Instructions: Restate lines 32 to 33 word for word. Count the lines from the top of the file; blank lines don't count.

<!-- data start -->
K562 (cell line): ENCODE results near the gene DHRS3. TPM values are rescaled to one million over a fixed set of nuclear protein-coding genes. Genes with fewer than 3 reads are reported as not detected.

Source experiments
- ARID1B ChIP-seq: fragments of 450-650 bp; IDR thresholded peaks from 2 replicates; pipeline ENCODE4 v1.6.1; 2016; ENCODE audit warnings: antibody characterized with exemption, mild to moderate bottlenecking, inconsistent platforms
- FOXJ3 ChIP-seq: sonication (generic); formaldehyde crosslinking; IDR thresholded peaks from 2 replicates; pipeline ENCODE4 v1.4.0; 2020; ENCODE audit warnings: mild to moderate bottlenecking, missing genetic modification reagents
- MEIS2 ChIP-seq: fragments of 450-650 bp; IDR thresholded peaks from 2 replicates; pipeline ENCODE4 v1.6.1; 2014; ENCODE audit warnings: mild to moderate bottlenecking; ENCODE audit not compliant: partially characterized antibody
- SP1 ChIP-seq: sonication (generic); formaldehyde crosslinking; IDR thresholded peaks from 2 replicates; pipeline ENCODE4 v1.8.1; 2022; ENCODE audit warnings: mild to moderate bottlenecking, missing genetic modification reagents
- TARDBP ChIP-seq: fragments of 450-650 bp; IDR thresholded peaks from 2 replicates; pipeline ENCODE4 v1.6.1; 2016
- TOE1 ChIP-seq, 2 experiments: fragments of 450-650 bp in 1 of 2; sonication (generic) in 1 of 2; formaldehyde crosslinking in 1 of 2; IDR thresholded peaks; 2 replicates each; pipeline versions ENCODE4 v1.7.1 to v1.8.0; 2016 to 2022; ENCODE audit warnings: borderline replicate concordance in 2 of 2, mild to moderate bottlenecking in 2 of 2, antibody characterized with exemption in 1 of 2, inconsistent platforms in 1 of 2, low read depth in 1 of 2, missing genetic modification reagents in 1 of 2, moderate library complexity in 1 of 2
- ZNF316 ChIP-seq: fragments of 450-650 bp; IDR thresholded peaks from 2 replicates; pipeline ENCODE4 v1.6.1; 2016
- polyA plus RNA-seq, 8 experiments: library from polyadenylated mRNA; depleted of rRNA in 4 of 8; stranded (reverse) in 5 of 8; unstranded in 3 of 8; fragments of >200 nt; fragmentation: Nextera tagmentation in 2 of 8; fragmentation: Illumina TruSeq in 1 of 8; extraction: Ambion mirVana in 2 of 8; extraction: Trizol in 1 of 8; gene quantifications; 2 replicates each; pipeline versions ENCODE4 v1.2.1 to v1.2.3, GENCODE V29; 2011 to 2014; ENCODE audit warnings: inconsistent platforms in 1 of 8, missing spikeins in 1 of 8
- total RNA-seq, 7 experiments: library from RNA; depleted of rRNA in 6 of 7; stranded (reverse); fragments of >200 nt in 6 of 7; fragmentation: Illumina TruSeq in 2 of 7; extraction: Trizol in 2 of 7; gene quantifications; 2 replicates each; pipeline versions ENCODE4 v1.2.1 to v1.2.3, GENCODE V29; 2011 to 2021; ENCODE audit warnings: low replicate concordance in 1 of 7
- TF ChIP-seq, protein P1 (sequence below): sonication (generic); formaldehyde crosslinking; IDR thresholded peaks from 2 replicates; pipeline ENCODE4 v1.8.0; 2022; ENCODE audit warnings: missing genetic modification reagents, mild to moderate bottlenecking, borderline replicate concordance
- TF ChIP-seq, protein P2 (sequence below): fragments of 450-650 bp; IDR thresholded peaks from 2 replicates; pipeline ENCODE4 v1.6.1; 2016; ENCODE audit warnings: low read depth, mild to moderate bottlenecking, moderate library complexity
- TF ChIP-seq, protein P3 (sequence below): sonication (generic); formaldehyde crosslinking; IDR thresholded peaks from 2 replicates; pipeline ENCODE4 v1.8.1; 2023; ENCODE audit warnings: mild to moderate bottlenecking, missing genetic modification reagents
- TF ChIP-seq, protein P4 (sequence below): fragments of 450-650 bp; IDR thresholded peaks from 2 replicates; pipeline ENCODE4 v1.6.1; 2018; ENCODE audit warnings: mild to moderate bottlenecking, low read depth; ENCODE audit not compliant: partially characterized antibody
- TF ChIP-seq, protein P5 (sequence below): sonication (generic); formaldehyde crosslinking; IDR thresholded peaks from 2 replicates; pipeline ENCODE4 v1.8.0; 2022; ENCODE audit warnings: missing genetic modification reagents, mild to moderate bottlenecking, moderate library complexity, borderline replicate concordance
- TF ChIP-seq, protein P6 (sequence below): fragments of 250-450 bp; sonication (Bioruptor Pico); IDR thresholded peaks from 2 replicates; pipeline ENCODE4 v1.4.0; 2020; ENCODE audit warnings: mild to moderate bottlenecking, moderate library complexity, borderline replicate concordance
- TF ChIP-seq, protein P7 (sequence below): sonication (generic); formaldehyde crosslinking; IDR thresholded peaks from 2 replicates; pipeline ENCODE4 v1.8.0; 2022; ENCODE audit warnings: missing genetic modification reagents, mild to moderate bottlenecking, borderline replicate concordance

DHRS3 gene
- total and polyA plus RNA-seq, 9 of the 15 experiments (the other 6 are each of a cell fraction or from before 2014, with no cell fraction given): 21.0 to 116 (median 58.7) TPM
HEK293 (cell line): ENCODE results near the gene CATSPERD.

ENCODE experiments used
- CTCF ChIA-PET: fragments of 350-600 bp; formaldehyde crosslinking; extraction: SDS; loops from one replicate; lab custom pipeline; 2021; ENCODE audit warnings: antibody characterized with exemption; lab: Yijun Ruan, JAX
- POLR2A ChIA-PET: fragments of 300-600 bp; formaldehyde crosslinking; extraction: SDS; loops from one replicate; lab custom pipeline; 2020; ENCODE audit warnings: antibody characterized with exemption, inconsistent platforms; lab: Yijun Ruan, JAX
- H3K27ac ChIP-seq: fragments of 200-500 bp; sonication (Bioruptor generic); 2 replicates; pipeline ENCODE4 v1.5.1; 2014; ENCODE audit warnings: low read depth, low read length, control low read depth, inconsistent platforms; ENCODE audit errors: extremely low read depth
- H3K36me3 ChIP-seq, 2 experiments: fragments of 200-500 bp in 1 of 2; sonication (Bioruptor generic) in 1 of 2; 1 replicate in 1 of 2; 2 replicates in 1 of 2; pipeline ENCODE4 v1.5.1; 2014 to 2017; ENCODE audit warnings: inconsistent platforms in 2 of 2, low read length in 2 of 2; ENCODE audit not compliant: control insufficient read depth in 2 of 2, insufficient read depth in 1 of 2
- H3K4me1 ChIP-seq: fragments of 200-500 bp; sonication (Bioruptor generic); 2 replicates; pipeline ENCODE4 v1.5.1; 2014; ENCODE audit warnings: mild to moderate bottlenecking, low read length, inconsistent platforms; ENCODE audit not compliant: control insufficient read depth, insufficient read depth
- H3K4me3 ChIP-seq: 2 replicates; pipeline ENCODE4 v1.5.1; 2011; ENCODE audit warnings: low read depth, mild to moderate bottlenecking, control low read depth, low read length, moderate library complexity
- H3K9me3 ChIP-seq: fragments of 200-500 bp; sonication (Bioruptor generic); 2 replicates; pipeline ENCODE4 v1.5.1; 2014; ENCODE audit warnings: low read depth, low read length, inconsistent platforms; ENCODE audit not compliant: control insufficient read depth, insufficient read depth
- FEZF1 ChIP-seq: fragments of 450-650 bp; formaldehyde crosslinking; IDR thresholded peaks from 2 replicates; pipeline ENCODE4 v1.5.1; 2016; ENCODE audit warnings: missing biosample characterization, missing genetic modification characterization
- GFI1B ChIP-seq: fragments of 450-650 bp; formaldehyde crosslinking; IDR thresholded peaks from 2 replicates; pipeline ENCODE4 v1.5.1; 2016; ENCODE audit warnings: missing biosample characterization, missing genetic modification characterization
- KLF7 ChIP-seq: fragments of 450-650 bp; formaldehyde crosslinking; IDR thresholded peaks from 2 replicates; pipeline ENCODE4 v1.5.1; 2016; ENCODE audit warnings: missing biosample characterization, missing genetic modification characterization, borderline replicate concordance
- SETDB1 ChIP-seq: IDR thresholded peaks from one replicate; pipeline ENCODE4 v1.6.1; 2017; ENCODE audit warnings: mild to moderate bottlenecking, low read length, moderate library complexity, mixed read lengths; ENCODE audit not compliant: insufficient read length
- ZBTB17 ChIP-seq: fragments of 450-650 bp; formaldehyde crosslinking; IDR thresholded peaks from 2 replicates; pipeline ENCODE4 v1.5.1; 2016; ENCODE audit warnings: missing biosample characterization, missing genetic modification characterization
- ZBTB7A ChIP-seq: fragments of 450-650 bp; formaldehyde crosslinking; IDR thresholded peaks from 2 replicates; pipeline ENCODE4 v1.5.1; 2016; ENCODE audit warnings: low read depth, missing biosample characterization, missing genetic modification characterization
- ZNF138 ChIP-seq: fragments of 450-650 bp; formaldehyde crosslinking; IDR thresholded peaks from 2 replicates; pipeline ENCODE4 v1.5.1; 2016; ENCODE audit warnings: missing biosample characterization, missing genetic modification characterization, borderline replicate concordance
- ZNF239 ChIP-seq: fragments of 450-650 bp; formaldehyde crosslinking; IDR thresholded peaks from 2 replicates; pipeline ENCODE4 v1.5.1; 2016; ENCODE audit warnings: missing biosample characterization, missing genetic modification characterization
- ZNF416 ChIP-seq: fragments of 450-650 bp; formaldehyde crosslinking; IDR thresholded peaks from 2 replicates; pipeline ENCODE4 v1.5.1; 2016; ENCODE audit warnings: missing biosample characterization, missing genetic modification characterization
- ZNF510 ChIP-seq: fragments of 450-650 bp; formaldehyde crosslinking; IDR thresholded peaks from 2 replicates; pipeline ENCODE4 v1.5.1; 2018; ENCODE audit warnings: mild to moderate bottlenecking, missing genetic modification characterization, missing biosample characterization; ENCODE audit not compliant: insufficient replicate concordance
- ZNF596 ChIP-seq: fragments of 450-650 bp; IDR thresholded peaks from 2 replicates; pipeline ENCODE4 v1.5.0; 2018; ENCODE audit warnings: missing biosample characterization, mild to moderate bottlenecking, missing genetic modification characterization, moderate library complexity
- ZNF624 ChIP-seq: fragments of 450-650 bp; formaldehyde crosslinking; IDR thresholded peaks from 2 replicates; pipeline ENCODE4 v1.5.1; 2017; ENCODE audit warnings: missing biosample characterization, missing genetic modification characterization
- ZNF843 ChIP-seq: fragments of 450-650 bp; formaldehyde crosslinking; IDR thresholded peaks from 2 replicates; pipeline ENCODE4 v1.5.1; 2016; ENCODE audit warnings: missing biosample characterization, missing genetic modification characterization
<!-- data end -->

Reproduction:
- KLF7 ChIP-seq: fragments of 450-650 bp; formaldehyde crosslinking; IDR thresholded peaks from 2 replicates; pipeline ENCODE4 v1.5.1; 2016; ENCODE audit warnings: missing biosample characterization, missing genetic modification characterization, borderline replicate concordance
- SETDB1 ChIP-seq: IDR thresholded peaks from one replicate; pipeline ENCODE4 v1.6.1; 2017; ENCODE audit warnings: mild to moderate bottlenecking, low read length, moderate library complexity, mixed read lengths; ENCODE audit not compliant: insufficient read length